Victorian Science and Literature: Part 1

Victorian Science and Literature: Part 1

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This eight-volume, reset edition in two parts collects rare primary sources on Victorian science, literature and culture. The sources cover both scientific writing that has an aesthetic component - what might be called 'the literature of science' - and more overtly literary texts that deal with scientific matters.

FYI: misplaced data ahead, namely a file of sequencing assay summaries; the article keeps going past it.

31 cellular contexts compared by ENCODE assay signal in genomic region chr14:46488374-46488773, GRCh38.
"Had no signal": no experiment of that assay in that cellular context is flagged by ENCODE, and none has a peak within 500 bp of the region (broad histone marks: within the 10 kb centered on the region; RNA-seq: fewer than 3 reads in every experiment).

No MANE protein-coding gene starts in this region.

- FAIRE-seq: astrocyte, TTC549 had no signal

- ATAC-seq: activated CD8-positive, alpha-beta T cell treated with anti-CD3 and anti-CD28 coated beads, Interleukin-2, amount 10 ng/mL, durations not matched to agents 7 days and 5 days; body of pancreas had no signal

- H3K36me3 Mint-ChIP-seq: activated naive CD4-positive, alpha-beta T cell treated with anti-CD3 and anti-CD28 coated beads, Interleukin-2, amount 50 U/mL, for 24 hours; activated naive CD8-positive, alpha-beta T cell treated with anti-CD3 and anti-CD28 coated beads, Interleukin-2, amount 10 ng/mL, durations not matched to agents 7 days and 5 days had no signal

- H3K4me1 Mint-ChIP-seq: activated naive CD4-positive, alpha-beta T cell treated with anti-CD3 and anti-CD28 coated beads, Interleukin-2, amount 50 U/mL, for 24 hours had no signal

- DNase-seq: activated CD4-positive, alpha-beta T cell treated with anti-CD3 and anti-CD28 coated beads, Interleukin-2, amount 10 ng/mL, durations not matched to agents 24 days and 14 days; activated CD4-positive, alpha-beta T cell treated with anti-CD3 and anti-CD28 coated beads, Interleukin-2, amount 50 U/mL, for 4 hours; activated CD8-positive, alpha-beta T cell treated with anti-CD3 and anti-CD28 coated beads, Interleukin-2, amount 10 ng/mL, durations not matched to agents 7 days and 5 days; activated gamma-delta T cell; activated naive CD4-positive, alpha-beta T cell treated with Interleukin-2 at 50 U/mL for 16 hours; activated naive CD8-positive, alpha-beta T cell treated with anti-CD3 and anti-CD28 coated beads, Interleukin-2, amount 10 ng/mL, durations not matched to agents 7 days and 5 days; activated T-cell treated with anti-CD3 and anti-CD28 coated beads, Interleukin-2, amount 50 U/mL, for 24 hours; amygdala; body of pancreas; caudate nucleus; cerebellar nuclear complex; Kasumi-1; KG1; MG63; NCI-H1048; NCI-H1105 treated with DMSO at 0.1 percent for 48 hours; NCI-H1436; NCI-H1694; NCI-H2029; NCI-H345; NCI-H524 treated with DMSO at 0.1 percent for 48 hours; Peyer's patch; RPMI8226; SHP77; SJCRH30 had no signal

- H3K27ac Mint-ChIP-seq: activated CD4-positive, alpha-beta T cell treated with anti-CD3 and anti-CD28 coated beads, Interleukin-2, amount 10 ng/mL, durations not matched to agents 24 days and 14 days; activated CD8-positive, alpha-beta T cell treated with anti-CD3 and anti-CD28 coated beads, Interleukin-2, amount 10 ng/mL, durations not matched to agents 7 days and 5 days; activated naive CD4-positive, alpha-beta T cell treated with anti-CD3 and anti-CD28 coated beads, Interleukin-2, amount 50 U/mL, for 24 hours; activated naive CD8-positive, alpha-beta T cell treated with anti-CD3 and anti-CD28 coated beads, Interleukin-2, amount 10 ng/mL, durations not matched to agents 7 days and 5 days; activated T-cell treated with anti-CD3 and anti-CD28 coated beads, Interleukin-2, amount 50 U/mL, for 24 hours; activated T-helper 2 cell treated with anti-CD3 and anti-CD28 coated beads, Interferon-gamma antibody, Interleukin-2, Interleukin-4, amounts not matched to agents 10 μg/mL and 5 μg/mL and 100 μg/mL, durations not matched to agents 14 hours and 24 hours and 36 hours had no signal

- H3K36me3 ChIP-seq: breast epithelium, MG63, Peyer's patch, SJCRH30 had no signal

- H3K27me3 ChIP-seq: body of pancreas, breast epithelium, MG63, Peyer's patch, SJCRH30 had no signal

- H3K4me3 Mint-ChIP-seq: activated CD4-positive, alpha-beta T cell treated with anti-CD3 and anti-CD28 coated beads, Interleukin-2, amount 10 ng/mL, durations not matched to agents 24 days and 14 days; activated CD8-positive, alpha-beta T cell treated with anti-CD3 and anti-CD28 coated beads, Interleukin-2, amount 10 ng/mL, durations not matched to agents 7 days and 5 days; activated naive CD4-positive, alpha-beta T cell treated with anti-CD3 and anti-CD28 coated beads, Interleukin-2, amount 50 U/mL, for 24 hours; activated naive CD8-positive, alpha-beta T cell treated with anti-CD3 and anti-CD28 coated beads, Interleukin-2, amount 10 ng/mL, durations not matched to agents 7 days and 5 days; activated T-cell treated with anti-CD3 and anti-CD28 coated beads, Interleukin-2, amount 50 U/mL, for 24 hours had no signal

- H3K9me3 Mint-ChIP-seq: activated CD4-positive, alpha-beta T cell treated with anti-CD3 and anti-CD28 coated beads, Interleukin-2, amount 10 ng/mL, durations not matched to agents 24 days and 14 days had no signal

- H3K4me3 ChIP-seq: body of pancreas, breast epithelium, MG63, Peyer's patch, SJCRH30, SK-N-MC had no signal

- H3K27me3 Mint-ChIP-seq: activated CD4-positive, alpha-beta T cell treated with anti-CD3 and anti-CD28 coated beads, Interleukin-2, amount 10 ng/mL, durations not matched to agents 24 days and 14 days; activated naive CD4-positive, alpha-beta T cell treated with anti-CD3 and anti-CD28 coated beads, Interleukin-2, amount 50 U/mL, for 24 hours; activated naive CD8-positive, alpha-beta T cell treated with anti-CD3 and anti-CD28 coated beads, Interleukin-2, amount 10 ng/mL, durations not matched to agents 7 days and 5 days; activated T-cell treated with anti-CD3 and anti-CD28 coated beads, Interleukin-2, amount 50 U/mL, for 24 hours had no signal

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Product details

  • Hardback | 1504 pages
  • 180.34 x 246.38 x 127mm | 2,880.3g
  • Taylor & Francis Ltd
  • Pickering & Chatto (Publishers) Ltd
  • London, United Kingdom
  • English
  • 1848930917
  • 9781848930919
  • 2,603,543

Table of contents